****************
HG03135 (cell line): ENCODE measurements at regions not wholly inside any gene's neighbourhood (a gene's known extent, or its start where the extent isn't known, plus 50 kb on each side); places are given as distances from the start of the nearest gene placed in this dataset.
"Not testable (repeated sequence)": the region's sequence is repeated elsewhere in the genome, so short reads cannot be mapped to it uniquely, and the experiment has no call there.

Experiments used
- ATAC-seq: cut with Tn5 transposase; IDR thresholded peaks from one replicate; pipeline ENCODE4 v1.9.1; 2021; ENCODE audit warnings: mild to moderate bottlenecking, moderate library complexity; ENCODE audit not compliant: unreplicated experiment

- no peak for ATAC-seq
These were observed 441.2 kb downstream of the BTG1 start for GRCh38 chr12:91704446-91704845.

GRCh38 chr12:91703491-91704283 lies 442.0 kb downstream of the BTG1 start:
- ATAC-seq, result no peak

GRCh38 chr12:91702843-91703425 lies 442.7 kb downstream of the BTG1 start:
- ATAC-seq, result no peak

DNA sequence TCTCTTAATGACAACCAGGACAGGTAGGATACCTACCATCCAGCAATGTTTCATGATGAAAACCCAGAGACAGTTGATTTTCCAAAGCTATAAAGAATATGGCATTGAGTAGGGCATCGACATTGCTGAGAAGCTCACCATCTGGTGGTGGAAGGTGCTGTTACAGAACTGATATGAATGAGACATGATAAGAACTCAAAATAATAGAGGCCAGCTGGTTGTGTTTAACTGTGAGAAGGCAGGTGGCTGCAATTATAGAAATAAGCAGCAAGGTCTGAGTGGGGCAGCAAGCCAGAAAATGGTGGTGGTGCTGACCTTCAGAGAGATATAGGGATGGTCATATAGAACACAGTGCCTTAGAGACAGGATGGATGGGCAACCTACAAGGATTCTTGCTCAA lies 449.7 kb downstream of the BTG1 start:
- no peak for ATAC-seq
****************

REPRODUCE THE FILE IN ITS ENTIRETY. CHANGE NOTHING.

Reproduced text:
HG03135 (cell line): ENCODE measurements at regions not wholly inside any gene's neighbourhood (a gene's known extent, or its start where the extent isn't known, plus 50 kb on each side); places are given as distances from the start of the nearest gene placed in this dataset.
"Not testable (repeated sequence)": the region's sequence is repeated elsewhere in the genome, so short reads cannot be mapped to it uniquely, and the experiment has no call there.

Experiments used
- ATAC-seq: cut with Tn5 transposase; IDR thresholded peaks from one replicate; pipeline ENCODE4 v1.9.1; 2021; ENCODE audit warnings: mild to moderate bottlenecking, moderate library complexity; ENCODE audit not compliant: unreplicated experiment

- no peak for ATAC-seq
These were observed 441.2 kb downstream of the BTG1 start for GRCh38 chr12:91704446-91704845.

GRCh38 chr12:91703491-91704283 lies 442.0 kb downstream of the BTG1 start:
- ATAC-seq, result no peak

GRCh38 chr12:91702843-91703425 lies 442.7 kb downstream of the BTG1 start:
- ATAC-seq, result no peak

DNA sequence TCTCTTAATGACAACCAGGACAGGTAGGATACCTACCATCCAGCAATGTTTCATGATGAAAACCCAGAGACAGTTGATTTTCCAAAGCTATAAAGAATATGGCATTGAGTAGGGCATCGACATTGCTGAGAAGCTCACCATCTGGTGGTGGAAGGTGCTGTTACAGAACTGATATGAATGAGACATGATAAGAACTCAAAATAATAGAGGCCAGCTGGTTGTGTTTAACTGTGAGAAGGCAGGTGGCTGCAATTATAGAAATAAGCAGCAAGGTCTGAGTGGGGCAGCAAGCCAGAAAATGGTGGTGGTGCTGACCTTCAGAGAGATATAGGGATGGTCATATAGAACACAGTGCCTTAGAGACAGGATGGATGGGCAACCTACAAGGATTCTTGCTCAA lies 449.7 kb downstream of the BTG1 start:
- no peak for ATAC-seq